domingo, outubro 05, 2003

Baggy Literature: "Heart of Darkness" by Joseph Conrad



There's nothing wrong with a bit of baggy. And certainly there's little or nothing 19th century without that touch of cellulite. And that's mostly where all the masterpieces live. No waste. But no bounty either. Conrad's prose is too parsimonious for anything to get very close to masterpiece status. I like him fine but he was a writer who tied his boots too tight almost on purpose. He wrote better about the sea than anything else and yet did relatively little of it. You're right (in a tiny, limited sense) in that the strangely neglected The Secret Agent is probably his best - full of surprises and real pleasures - does Greenwich like no one ever did. But to call it a masterpiece is to seriously abuse the term. Hush my moderation, it is to take the term out the back with a baseball bat and go all Joe Pesci on its ass. His prose is the diametric opposite of gorgeous (saying so makes me sound like a Banville-admirer). His prose was bullied at school and has been keen to avoid trouble ever since. I can understand that but it don't bring me no grandeur nor frisson.

I'm a big fan of “Notre Dame de Paris” (I've read it English, Portuguese and German). But obviously I’m singing its praises to avoid the lurking presence of Les Mis. Because it gloriously proves my point about baggy masterpieces. Les Mis was pissed on at the time for its vulgarity and indiscipline. This is the stuff that makes a masterpiece. “Notre Dame de Paris” is a pretty little thing, but it's a run-up, a stretching exercise before the real thing. Hugo was a looper (try Les Travailleurs de la Mer). He spent the spectacular, once-in-a-lifetime Commune moment eating zoo animals and banging fans. This makes him lots and lots of things. Unbaggy is not amongst them. Les Mis changed everything. “Notre Dame de Paris” was a cartoon waiting to happen.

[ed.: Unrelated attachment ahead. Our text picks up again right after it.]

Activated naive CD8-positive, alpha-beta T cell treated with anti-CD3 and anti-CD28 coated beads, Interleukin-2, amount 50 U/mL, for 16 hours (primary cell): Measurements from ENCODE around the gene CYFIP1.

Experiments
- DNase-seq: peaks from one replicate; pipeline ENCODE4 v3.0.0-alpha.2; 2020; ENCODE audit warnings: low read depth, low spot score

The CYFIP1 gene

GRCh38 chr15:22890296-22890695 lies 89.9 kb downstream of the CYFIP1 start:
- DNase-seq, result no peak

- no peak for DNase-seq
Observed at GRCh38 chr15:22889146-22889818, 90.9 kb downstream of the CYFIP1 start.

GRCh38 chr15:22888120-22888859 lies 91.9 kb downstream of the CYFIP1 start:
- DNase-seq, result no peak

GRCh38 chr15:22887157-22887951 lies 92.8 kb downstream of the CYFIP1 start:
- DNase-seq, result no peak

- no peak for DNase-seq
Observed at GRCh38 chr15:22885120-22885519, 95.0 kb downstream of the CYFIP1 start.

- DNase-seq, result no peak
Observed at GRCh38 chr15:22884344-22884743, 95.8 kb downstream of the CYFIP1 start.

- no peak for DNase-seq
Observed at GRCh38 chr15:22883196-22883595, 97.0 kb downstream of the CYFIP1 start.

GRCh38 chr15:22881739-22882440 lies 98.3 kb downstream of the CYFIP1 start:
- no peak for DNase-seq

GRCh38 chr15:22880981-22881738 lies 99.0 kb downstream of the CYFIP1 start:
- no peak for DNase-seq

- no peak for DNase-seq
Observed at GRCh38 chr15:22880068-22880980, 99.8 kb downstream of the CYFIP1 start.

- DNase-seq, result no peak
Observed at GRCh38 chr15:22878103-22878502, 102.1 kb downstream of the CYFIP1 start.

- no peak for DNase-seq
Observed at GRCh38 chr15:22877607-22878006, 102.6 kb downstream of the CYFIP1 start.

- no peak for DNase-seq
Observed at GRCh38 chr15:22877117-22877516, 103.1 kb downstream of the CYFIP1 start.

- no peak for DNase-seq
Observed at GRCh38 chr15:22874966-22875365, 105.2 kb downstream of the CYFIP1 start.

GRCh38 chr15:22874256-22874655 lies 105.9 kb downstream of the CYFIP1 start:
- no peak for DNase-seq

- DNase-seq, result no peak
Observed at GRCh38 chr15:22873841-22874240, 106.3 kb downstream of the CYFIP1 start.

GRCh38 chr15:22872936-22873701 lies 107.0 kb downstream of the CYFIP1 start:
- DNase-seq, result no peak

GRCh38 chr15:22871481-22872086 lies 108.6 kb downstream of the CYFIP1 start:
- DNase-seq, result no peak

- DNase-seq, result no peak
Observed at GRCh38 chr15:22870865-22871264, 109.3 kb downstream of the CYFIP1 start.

I'm not a fan of everything books-wise. And I also don't want to scatter the masterpiece medals too liberally. Though I admire some people’s generosity and enthusiasm. I'm just worried it's going to end up with J.K. Rowling as Nobel Laureate (she wouldn't be the worst). The sentiment is almost the opposite of masterpiece though. But then I'm a big fan of cowardice, so I'm bound to say that. The thing about Conrad? No funnies. Not once. Not ever. Even by accident. That's the Beckett kiss of death. I rest my case. Cry at your leisure. Don't forget, I'm a Conrad fan.

And I wouldn't dream of hurting someone, but look me right in the eye and tell me Les Mis is not baggy. Remember the chapter about the joys of human shit? Not even the tiniest bit discursive, that one? Really?